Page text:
Why aren’t people more excited about the Cincinnati Bengals draft? We’ve heard all about how much of a coup it was for the Ravens to get LaMar Jackson and everyone is impressed by the additions the Browns made. But for a team with a multitude of holes the Bengals had an impressive draft haul. Here I explain who the Bengals picked and how they fit in.
Round 1, Pick 21
The player many picked as the top centre prior to his torn pectoral, Ohio State’s Billy Price, is an instant upgrade to a Bengals O-line. If he can keep Andy Dalton safe then Dalton has a chance to rebound from a poor 2017. He could start at either centre of guard (as he did for the Buckeyes) but I’d expect him to replace Russell Bodine at centre. He processes good feet and power whilst also being a devastating blocker when pulling.
Round 2, Pick 22
Wake Forest’s Jessie Bates III heard his name called in the second round and should rapidly work his way into the starting lineup, despite Marvin Lewis’ mistrust of rookie pass defenders. The tape on Bates it’s impressive and he was talked about as a possible late round pick. He’s more effective in coverage than either George Iloka and Shawn Williams and would allow them to play closer to the line of scrimmage as he uses his range and athleticism in coverage.
Round 3, Pick 13
The Bengals of 2017 couldn’t protect the quarterback and couldn’t get to the opposition’s with any regularity. Price addressed the former so the Bengals turned their attention to the D-line, selecting their second Ohio State player in round three, defensive end Sam Hubbard. This is a pick that I think represents great value. Many draft experts had Hubbard going at the end of round one or early in round two .
Hubbard is an athletic, high motor guy who excels at rushing the passer and will likely be used as an additional pass rusher from tackle on obvious passing downs. For Ohio State last season he collected 13.5 tackles for a loss and seven sacks and has both strength and good hand fighting skills. I’m really excited to see what he can do this year.
Round 3, Pick 14
The Bengals traded up to grab the versatile defender Malik Jefferson, an outside linebacker from Texas. Jefferson will immediately provide great depth and can be used situationally to start with. He’ll likely be developed as the successor to Preston Brown or Vincent Rey, who hit free agency after 2018.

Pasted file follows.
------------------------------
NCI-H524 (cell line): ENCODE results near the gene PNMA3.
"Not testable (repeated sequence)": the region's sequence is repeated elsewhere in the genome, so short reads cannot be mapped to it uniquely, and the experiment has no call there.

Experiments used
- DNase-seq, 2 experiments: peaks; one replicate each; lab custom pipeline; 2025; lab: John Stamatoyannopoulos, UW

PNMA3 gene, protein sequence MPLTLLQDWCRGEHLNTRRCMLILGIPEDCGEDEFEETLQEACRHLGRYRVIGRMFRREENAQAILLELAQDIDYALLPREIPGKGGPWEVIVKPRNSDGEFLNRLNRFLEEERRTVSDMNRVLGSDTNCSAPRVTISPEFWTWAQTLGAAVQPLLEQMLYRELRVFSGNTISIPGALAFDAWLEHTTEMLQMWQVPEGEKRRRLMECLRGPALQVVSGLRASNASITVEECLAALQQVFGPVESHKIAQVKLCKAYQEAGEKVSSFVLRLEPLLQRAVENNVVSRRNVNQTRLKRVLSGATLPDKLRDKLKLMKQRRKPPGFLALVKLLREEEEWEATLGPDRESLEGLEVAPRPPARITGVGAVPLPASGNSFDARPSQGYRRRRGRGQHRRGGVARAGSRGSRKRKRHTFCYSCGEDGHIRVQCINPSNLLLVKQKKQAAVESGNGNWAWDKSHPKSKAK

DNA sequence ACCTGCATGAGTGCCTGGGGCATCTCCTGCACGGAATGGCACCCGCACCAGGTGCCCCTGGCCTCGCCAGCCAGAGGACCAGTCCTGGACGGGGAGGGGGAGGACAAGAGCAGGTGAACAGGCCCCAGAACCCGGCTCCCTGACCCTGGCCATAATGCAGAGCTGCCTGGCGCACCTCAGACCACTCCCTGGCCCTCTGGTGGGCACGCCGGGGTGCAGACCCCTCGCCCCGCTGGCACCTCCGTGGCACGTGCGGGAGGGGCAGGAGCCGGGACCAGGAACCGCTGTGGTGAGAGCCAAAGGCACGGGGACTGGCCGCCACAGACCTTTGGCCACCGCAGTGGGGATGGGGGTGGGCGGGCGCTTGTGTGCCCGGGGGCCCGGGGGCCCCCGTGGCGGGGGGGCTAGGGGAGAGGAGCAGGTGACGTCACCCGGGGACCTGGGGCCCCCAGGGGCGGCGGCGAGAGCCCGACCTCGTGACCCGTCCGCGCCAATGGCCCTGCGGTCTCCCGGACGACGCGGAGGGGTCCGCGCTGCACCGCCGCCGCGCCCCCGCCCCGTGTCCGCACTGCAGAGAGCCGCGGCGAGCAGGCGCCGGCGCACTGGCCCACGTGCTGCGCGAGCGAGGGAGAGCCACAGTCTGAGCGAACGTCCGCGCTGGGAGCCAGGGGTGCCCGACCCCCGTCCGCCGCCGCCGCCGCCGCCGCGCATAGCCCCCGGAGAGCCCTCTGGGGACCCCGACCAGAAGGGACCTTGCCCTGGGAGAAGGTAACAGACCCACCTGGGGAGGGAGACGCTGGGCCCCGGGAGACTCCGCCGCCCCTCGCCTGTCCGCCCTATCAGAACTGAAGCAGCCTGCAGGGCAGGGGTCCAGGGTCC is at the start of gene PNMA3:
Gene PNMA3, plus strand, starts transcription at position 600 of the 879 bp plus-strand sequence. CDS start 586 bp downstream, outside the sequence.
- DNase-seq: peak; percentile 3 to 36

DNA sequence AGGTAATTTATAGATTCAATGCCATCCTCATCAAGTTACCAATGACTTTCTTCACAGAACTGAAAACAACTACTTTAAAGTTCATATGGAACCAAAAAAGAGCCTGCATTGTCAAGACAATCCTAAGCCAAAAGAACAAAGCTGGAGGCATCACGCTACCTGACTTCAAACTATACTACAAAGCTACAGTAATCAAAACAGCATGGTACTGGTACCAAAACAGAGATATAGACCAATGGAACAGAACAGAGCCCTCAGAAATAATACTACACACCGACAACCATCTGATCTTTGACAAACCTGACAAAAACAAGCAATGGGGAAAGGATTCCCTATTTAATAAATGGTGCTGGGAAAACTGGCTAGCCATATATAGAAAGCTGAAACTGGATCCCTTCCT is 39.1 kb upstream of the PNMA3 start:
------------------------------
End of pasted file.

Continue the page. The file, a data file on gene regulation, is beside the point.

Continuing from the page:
However, if he impresses in the pre season he could see action straight away as Vontaze Burfict will miss two games as result of his suspension. If he plays lights out during this time it’ll be hard to keep him off the field. His impressive reaction time and short burst speed will give him every opportunity to do this.
Round 4, Pick 12
Mark Walton is a running back out of Florida who will begin as a backup back behind Joe Mixon but should fill the space vacated by Jeremy Hill. Walton’s strengths are his quickness and explosiveness in space. He’s a mismatch for less athletic linebackers, particularly when used out of the flat, and produced multiple big plays in Miami.
The Bengals later picks will provide challenge for depth. These included three fifth rounders that allowed the team to draft for depth at cornerback where they grabbed Illinois State Devontae Harris and Western Michigan’s Darius Phillips. Harris will challenge for time as the slot corner but could play some safety if needed and this versatility will likely see him make their roster. This depth is needed after letting Adam Jones leave in free agency. Speaking of versatility, as well as playing corner Phillips shattered was a star in the return game, breaking FBS records with returns for touchdowns. He was also somewhat of a ballhawk in college grabbing 12 interceptions and 35 passes defenced.
These two were broken up by the addition of Virginia defensive end, Andrew Brown. Brown will allow Geno Atkins to keep fresh and provide depth as a three technique tackle. The three technique is any player aligned on the outside shoulder of a guard and they’re usually more able to be disruptive. Think Aaron Donald for the ideal.
With their three seventh round picks (the later two compensatory picks) the Bengals added camp bodies. The selection of a quarterback, Toledo’s Logan Woodside, is unlikely to set the world alight. On the other hand, the competition behind Dalton is Jeff Driskel and Matt Barkley (not exactly stellar) so he has a chance. The final two picks will get their chance to shine in pre-season play. Mississippi offensive lineman Rod Taylor offers versatility and cover across the offensive line and Florida State receiver Auden Tate will make the roster only if he shows great hands and plays well on special teams.
So looking at the draft the Bengals grabbed three players that should play right away (Price, Bates and Hubbard), four players that will see spot duty through the season (Jefferson, Walton, Harris and Phillips) and depth at the lower end of the roster (Woodside, Taylor and Tate). That’s an impressive looking turnaround after just one year. Perhaps the most important is Price (coupled with trade addition Cordy Glenn) but Hubbard should be the most eye catching.
Jessie Bates III AP/Chuck Burton
Malik Jefferson Underdog Sports